Friday, October 18, 2013

Walking with God

“Can two walk together, except they be agreed?”
Amos 3:3

Selected excerpts from a message by J.C. Philpot*
Preached at North Street Chapel, Stanford,
on Lord’s Day Morning, Jan. 23, 1859

The Lord here, under the form of a question, enunciates a very important and pregnant truth. “Can two walk together,” He asks, “except they be agreed?” What must be the inevitable reply? Surely not. Unless agreed in heart, how can they walk together in person? But do we see this agreement as a substantial fact, or as a general case? Look at man and his brother man. Take men as they exist in this present world. Can we say that they are agreed, or, that being agreed, they walk together? The very physical features of the world, in its original formation as well as present constitution, widely separate man from man. What lofty mountains, deep rivers, wide seas, and barren tracts, naturally, physically sever men asunder! But these natural barriers of division are as nothing compared with the way in which man is separated morally from man. What differences there are of language, habits, manners, customs, religion, modes of thought, so that, were earth a level plain and communication as free as in this island, separation and division would still exist. Politically, too, how man is dissevered from man.... Socially, too, how man is separated from his brother man! Rich and poor; the educated and the uneducated; the peer and the peasant; Dives clothed in purple and fine linen and faring sumptuously every day, and Lazarus at his gate, full of sores and picking up the crumbs which fall from the groaning table—are the poles wider asunder.... “Can two walk together, except they be agreed?”

But this is the least of the matter. It would not be of such deep or lasting importance were man only dissociated from his brother man.... But we come to a much more important breach, a much wider and more fatal separation, than any at which we have hitherto hinted.

There is the fearful, fatal breach between God and man, which is not for time but for eternity; not a matter of earth but of heaven; not a momentary strife or passing quarrel, bounded by a few days or years, and limited to the narrow sphere of this transitory life, but stretching forward into revolving ages. Well then may God, from heaven His dwelling-place, look down upon earth, and addressing man, sound the startling appeal in his ears — “Can two walk together, except they be agreed?” — Can I and you then walk together in friendship and amity—I so holy, thou so unholy; I so pure, thou so impure; I so enshrined in all the glory of My infinite perfections, dwelling in the light which no man can approach unto, and thou a child of sin and darkness, loathsome and vile as wrapped up in all the pollutions of thy sinful nature and actual crimes?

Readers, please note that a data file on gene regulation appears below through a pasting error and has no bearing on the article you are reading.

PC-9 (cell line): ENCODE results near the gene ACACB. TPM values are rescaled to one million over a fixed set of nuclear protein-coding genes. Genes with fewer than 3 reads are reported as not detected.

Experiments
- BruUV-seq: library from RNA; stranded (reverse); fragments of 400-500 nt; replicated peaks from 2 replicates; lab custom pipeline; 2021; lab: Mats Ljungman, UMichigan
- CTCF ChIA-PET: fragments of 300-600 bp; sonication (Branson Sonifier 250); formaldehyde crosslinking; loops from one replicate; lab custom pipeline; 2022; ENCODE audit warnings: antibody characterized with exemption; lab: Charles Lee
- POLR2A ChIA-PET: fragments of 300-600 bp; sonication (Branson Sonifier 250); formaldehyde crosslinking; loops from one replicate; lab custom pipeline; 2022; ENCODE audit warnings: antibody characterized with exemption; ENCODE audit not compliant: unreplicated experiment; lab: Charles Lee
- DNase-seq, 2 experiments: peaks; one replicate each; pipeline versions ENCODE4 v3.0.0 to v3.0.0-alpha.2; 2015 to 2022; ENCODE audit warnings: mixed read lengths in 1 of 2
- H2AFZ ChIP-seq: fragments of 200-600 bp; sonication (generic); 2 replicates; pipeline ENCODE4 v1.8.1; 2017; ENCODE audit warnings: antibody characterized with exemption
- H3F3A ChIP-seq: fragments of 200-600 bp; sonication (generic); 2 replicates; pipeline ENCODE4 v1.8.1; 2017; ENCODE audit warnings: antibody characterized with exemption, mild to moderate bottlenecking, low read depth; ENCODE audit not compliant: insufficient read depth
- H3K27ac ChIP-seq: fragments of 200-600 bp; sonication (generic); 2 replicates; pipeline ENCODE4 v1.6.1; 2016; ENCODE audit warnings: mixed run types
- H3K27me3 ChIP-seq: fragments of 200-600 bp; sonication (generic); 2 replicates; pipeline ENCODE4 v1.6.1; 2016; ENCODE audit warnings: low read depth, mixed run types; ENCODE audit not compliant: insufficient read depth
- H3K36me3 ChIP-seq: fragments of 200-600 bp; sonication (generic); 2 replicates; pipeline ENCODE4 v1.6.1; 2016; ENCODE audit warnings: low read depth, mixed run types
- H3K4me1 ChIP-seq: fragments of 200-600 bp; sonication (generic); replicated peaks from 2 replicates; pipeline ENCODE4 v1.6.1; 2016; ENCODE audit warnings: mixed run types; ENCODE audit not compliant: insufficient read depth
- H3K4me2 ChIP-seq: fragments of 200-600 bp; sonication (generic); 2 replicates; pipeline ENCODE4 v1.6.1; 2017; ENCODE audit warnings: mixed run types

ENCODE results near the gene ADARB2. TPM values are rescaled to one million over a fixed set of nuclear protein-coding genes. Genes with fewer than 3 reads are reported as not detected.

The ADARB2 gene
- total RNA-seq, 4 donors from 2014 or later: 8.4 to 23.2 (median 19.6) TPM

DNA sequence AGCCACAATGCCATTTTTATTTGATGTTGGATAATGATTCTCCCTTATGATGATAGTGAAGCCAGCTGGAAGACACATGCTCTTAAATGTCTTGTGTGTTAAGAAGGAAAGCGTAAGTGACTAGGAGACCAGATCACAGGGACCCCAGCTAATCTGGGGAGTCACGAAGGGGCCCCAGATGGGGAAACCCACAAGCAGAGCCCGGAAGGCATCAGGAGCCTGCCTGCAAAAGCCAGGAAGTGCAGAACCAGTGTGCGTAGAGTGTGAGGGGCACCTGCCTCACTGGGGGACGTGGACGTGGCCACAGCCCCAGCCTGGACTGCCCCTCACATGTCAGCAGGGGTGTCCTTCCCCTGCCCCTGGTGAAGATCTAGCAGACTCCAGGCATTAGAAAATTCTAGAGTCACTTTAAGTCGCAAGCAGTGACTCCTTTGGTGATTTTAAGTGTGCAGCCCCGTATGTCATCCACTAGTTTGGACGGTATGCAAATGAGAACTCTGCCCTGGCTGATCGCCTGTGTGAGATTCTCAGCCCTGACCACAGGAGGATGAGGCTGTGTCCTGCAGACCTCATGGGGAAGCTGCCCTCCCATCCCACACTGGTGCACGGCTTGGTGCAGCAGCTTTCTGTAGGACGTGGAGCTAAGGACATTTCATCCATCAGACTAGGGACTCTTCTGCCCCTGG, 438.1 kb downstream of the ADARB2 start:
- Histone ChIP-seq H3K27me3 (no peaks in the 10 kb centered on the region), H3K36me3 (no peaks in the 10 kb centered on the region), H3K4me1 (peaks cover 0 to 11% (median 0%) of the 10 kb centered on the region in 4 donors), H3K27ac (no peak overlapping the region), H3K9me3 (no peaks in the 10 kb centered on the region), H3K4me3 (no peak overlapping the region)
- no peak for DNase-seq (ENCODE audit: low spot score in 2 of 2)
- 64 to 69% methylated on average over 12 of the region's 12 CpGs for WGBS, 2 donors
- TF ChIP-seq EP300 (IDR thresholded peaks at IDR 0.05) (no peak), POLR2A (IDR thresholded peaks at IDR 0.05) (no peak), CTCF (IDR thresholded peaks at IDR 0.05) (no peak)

But is there not a way whereby God and man can walk together?
  • Do we not read in the word of truth that “Enoch walked with God?” (Gen. 5:24); and have we not recorded of him that “before his translation he had this testimony that he pleased God?” (Heb. 11:5). Have not holy men in various ages followed Enoch’s footsteps? 
  • Did not Noah “walk with God?” and why? because “he found grace [or favor] in the eyes of the Lord,” (Gen. 6:8, 9). 
  • Was not Abraham the friend of God? (2 Chron. 20:7; Jam.2:23). 
  • Did not Moses see God face to face? and did not the Lord “speak unto him as a man speaketh unto his friend?” (Ex. 33:11). 
  • Of Levi, too, we read that “he walked with God in peace and equity,” (Mal. 2:6, 7). 
We see, then, that there have been men who have walked with God; and if they did walk with God, it was by virtue of being agreed with Him. But is there no way whereby others also may now walk with God as these walked of old? Were they the only favored children of the human race, and are none but they admitted to any communion with the Lord God Almighty....

At the first, in the original creation of man, there was no breach between man and his Maker. “God created man in His own image, after His own likeness;” and as “God saw everything that He had made, and behold it was very good,” (Gen. 1:31), He could not but be pleased with man as the creature of His hands. Man could then render to God a pure obedience, acceptable to Him as the spontaneous, grateful offering of an innocent heart and spotless hands....